One of the best aspects of the ubiquity of technology in our lives is the ability to share content with one another. We share our location to meet with friends, notes we've taken on our device, and photos from parties and family functions.
Unfortunately, this process is typically pretty clunky. You select the content you wish to share and email it or send it via text message. The receiving user then has to open the content and save it to his or her own device.
Apple users, however, have another option in using AirDrop, which allows users to transfer photos, videos, locations, voice memos, or notes from one device to another over the "air." Initially available with OS X Lion (10.7) for Mac to Mac transfers, AirDrop was later made available for mobile devices starting on iOS 7.
AirDrop is, perhaps, one of the most underused features in the Apple ecosystem, but it is a great resource for Apple users. Let's take a look at how to use it.
AirDrop on iOS
To use AirDrop with an iOS device, there are certain hardware specifications you'll need to have in order for it to work properly. According to the Apple website, only the following mobile devices can properly use AirDrop:
- iPhone 5 or later
- iPad (4th generation or later)
- iPad mini
- iPod touch (5th generation)
If you want to share content between mobile devices, both devices must be running iOS 7 or later and have both Wi-Fi and Bluetooth enabled. For devices running the latest version of iOS 8, you can access these settings by swiping up on the screen and tapping the icons.
To enable AirDrop, you'll swipe up once again. As long as both Wi-Fi and Bluetooth are turned on, you should be able to tap the "AirDrop" icon towards the bottom of the screen. Once you tap it, you'll have to choose between making your device available to "Contacts Only" or "Everyone."
"Contacts Only" is just what it sounds like, only your contacts will know you're on AirDrop. "Everyone" means that any person with an Apple device in range can see your device. Apple lists the range of AirDrop as roughly 30 feet.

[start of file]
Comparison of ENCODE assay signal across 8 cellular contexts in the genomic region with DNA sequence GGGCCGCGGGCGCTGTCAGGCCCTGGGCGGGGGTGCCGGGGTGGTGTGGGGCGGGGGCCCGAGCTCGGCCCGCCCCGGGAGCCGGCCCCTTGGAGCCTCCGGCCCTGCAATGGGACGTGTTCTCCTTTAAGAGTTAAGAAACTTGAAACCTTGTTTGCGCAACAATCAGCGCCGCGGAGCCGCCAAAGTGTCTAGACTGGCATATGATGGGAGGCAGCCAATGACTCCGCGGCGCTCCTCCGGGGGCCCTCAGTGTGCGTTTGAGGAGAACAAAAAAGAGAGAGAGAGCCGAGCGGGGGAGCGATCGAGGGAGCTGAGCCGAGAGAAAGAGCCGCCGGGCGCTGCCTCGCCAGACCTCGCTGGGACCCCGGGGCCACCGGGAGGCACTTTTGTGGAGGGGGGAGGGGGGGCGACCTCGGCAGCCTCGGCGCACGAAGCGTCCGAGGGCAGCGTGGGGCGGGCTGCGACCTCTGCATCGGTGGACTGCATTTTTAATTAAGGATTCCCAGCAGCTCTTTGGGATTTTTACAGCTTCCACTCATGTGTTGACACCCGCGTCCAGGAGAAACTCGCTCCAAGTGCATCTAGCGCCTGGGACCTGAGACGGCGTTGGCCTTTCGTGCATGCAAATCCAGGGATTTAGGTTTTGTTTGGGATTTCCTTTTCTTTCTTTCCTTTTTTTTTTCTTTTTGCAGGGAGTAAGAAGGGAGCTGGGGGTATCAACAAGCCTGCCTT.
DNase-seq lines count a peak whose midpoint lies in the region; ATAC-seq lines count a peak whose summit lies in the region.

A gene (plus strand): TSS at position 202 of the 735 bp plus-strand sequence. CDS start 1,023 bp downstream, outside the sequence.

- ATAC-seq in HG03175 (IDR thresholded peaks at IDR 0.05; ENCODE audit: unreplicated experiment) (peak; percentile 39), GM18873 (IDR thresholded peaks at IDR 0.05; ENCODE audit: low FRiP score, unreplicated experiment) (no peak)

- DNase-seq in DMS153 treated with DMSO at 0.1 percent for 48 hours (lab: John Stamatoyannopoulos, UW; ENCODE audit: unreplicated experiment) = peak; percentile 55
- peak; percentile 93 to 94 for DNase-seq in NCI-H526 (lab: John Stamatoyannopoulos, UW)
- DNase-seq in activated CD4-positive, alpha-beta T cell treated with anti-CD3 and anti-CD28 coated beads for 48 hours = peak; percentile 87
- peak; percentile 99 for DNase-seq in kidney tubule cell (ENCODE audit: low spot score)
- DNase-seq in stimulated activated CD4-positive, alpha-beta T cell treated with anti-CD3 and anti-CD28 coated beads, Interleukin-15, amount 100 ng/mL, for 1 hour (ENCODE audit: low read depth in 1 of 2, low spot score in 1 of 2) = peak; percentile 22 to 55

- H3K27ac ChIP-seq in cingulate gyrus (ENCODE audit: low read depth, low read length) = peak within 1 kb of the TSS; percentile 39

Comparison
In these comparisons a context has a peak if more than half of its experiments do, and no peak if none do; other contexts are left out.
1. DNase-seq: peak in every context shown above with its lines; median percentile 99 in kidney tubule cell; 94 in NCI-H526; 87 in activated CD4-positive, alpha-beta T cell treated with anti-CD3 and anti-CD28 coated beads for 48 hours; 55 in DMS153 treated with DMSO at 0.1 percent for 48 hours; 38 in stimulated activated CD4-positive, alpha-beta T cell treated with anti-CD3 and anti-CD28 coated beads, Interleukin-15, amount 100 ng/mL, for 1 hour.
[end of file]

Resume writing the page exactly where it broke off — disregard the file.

To make a drop, first select the content you want to share and tap the share button, which looks like a box with an arrow coming out of it. You'll see the standard modes of sharing in the menu to follow, but you should also see a section that says "Tap to Share with AirDrop" on the middle of the screen. There, you will see available devices you can drop to.
Tap on the person you wish to share with. That person will receive a notification that you wish to share content with them. If he or she accepts, the content will automatically save to his or her device.
AirDrop on Mac
Using AirDrop to transfer content with a Mac is a little more complex. You can use AirDrop to transfer from Mac to Mac, or between a Mac and an iOS device. If you want to transfer between two Macs, you need to have Wi-Fi turned on and you need to be running OS X Lion or later. According to Apple, here are the Macs that can support AirDrop between two Macs.
- MacBook Pro (Late 2008 or newer)
- MacBook Air (Late 2010 or newer)
- MacBook (Late 2008 or newer)
- iMac (Early 2009 or newer)
- Mac Mini (Mid 2010 or newer)
- Mac Pro (Early 2009 with AirPort Extreme card, or Mid 2010)
If you'd like to use AirDrop between a Mac and an iOS device, though, the specifications are a little different. For starters, both your Mac and iOS device must have both Wi-Fi and Bluetooth enabled. They don't need to be on a specific Wi-Fi network, though.
- Apple's website lists the following specifications for using AirDrop between an iOS device and a Mac.
- Your iOS device needs to include a lightning connector
- Your iOS device needs iOS 7 or later installed
- Your Mac needs to be a 2012 or later model with OS X Yosemite installed
To send a file via AirDrop from a Mac, begin by clicking the "Finder" icon. With the finder window open, you should see "AirDrop" listed as an option on the left hand side. Click "AirDrop" and your computer will begin searching for any devices that are using AirDrop.
When the available devices are in view, simply drag and drop the file you want to send onto the name of the device you want to send it to. In this case, it's helpful to move the file onto your desktop beforehand.
Files sent to a device using your iCloud account (e.g. if you send a picture from your iPhone to your Macbook) will automatically be received. However, files sent to someone else will present a pop-up window asking the receiver to accept the transfer and save the file.
If you want to send something from an application you're currently using, the process is similar to sending through an iOS device. Look for the same share button, the box with the arrow coming out of it, and click that. Then, simply click on the name of the recipient you wish to send the file to.
The proper use of AirDrop is good knowledge to have if you work or play heavily in the Apple ecosystem. Hopefully these tips will help you avoid the back-and-forth that comes with emailing or texting content, and have you AirDropping in no time.
Conner Forrest has nothing to disclose. He doesn't hold investments in the technology companies he covers.
Conner Forrest is a Senior Editor for TechRepublic. He covers enterprise technology and is interested in the convergence of tech and culture.